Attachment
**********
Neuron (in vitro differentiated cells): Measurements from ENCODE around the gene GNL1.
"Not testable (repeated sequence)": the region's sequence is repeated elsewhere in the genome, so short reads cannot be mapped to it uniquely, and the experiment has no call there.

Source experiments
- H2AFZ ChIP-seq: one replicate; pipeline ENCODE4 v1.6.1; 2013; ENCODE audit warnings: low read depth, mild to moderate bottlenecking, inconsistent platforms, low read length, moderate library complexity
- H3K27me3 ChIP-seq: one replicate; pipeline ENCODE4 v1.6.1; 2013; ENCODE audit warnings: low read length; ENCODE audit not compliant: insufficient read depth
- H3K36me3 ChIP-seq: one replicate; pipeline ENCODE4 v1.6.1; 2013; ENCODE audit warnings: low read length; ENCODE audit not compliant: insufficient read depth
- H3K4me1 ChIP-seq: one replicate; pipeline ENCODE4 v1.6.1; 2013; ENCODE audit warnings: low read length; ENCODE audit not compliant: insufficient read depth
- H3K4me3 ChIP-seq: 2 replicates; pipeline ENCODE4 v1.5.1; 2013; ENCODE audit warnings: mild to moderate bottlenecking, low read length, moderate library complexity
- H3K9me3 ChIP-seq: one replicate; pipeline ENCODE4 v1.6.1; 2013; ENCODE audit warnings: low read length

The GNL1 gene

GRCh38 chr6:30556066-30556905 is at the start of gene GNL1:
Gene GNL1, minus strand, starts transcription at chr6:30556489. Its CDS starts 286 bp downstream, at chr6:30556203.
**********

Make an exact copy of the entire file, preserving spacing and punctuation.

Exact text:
Neuron (in vitro differentiated cells): Measurements from ENCODE around the gene GNL1.
"Not testable (repeated sequence)": the region's sequence is repeated elsewhere in the genome, so short reads cannot be mapped to it uniquely, and the experiment has no call there.

Source experiments
- H2AFZ ChIP-seq: one replicate; pipeline ENCODE4 v1.6.1; 2013; ENCODE audit warnings: low read depth, mild to moderate bottlenecking, inconsistent platforms, low read length, moderate library complexity
- H3K27me3 ChIP-seq: one replicate; pipeline ENCODE4 v1.6.1; 2013; ENCODE audit warnings: low read length; ENCODE audit not compliant: insufficient read depth
- H3K36me3 ChIP-seq: one replicate; pipeline ENCODE4 v1.6.1; 2013; ENCODE audit warnings: low read length; ENCODE audit not compliant: insufficient read depth
- H3K4me1 ChIP-seq: one replicate; pipeline ENCODE4 v1.6.1; 2013; ENCODE audit warnings: low read length; ENCODE audit not compliant: insufficient read depth
- H3K4me3 ChIP-seq: 2 replicates; pipeline ENCODE4 v1.5.1; 2013; ENCODE audit warnings: mild to moderate bottlenecking, low read length, moderate library complexity
- H3K9me3 ChIP-seq: one replicate; pipeline ENCODE4 v1.6.1; 2013; ENCODE audit warnings: low read length

The GNL1 gene

GRCh38 chr6:30556066-30556905 is at the start of gene GNL1:
Gene GNL1, minus strand, starts transcription at chr6:30556489. Its CDS starts 286 bp downstream, at chr6:30556203.